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Chad J. Cooper, Sarmad Said, Angelica Nunez, Haider Alkhateeb, Richard W. McCallum
(Department of Internal Medicine, Paul L. Foster School of Medicine, Texas Tech University Health Sciences Center, El Paso, USA)
Am J Case Rep 2013; 14:449-452
Background: Rumination syndrome is a behavioral disorder that consists of an effortless regurgitation of undigested food that is subsequently either re-swallowed or ejected within minutes of meal ingestion occurring with liquids and solids. It was first described in children that are mentally disadvantaged but has gained more attention to also occur among both adolescents and adults of normal mental capacity. The prevalence has never accurately been assessed due to its rarity and frequent misdiagnosis.
Case Report: A 25-year-old Caucasian female presented to our care with a chronic history of nausea, vomiting and diarrhea. She has vomited during the postprandial period for the last four years. She also has much as ten bouts of diarrhea per day. There is no definitive evidence of chronic laxative use or self-induced vomiting. Physical examination had no significant findings except a cachectic female patient with a BMI of 16 and hypotension. Patient was eventually discharged home with nutrition recommendations for nocturnal psychology follow up for relaxation behavioral techniques.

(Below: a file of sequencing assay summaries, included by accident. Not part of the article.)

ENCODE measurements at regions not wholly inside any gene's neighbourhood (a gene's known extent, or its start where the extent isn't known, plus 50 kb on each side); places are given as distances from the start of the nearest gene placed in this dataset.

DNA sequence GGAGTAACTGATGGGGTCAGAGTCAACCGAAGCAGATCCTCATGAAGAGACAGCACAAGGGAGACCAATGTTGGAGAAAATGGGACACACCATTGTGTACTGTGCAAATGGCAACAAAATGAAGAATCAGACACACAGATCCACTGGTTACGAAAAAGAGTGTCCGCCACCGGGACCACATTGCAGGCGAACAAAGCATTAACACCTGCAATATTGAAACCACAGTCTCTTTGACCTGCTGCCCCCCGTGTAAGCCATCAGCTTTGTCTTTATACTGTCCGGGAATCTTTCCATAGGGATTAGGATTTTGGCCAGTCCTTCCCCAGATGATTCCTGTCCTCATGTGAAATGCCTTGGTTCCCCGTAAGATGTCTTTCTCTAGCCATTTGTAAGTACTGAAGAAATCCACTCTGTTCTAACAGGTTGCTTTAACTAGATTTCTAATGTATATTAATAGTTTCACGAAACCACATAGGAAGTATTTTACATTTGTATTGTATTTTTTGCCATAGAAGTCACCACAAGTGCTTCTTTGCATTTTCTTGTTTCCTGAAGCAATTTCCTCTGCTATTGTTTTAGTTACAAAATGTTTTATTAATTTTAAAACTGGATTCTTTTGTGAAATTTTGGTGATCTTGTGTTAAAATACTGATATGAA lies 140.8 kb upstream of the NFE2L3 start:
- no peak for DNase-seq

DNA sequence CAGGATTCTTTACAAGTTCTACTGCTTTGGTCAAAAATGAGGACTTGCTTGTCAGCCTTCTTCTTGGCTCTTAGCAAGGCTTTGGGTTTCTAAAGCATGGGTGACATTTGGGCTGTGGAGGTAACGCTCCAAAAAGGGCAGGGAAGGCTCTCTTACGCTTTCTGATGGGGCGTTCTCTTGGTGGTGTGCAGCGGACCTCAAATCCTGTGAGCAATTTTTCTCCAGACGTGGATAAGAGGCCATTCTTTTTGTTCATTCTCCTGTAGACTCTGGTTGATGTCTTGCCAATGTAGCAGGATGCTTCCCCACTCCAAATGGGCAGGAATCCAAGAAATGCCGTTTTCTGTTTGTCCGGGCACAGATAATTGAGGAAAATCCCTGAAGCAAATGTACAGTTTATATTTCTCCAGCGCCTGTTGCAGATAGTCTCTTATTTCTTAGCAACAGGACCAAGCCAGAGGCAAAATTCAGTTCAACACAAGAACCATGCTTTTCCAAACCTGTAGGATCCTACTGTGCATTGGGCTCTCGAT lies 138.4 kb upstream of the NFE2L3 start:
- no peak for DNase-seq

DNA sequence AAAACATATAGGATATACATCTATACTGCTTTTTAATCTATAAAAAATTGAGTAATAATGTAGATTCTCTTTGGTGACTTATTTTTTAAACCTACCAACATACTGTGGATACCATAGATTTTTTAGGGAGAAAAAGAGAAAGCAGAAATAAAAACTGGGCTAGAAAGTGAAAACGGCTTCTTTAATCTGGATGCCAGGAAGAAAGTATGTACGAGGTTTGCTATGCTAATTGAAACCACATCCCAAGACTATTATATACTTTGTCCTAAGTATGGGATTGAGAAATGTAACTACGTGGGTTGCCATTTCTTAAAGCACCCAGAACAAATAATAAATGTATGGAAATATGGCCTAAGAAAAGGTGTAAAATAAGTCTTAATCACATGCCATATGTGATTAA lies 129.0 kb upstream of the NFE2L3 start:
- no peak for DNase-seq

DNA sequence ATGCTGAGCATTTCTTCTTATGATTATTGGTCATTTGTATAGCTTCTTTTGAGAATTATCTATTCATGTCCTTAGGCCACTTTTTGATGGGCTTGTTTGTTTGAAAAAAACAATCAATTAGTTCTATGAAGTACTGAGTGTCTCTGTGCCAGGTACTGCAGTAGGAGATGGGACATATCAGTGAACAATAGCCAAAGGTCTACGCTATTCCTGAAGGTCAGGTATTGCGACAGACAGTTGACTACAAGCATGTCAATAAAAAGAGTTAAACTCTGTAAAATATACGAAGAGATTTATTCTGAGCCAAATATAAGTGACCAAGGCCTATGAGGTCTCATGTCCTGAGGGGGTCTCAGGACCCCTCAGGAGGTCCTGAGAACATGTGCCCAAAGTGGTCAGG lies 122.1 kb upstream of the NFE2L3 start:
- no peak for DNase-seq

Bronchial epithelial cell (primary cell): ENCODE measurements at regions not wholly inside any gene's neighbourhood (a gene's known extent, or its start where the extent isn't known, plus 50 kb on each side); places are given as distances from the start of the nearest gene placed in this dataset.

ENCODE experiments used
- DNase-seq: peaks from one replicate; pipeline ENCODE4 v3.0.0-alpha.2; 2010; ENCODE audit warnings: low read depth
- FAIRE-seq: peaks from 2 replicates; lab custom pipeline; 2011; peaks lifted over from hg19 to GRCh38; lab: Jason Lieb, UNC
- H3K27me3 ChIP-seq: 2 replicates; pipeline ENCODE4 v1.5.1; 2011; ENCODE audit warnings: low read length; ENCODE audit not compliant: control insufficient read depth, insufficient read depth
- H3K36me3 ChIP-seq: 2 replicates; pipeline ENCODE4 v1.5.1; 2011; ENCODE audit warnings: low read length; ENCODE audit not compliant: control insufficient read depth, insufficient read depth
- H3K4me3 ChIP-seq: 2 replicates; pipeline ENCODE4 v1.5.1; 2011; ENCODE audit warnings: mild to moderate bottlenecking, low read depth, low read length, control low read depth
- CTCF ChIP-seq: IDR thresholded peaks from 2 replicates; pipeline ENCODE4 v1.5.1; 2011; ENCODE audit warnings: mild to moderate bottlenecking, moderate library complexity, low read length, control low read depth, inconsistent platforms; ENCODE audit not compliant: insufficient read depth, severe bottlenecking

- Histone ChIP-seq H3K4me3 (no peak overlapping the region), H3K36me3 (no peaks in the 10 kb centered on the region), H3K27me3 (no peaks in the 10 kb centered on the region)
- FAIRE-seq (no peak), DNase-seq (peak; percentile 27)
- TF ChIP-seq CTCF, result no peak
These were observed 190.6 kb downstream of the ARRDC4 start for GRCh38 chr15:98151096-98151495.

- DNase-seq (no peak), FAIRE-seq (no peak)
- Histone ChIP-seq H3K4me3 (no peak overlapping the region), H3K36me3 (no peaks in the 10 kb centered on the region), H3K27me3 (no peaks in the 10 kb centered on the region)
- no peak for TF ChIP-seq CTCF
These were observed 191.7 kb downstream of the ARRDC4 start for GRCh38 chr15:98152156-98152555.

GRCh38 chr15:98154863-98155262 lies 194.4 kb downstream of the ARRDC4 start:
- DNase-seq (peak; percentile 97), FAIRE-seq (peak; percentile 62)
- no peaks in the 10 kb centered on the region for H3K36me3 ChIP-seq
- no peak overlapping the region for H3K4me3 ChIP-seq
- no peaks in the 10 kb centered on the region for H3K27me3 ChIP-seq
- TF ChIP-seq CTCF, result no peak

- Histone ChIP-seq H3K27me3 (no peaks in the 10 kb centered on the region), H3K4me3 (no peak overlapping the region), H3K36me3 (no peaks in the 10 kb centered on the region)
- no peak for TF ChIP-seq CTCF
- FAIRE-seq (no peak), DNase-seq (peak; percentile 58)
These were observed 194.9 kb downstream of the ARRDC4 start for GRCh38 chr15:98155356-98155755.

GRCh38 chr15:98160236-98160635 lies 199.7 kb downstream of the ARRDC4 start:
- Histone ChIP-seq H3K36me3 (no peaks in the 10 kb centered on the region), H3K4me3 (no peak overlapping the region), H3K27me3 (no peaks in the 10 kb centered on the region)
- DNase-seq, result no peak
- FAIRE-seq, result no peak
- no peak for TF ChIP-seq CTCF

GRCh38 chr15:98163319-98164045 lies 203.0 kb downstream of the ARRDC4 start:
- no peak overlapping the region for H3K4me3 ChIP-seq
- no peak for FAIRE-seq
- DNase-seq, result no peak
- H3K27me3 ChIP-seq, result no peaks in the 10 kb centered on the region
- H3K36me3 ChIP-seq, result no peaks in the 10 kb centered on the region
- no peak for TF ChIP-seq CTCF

Conclusions: Due to its elusiveness rumination syndrome is both underdiagnosed and a misdiagnosed condition. One of the reasons for a delayed diagnosis in patients with rumination syndrome is that many physicians are unaware of it, or are even reluctant to make this diagnosis as it could easily be confused with an eating disorder or with other gastrointestinal motility disorders. Because this syndrome may be left undiagnosed for months to years, patients often undergo many expensive and invasive procedures.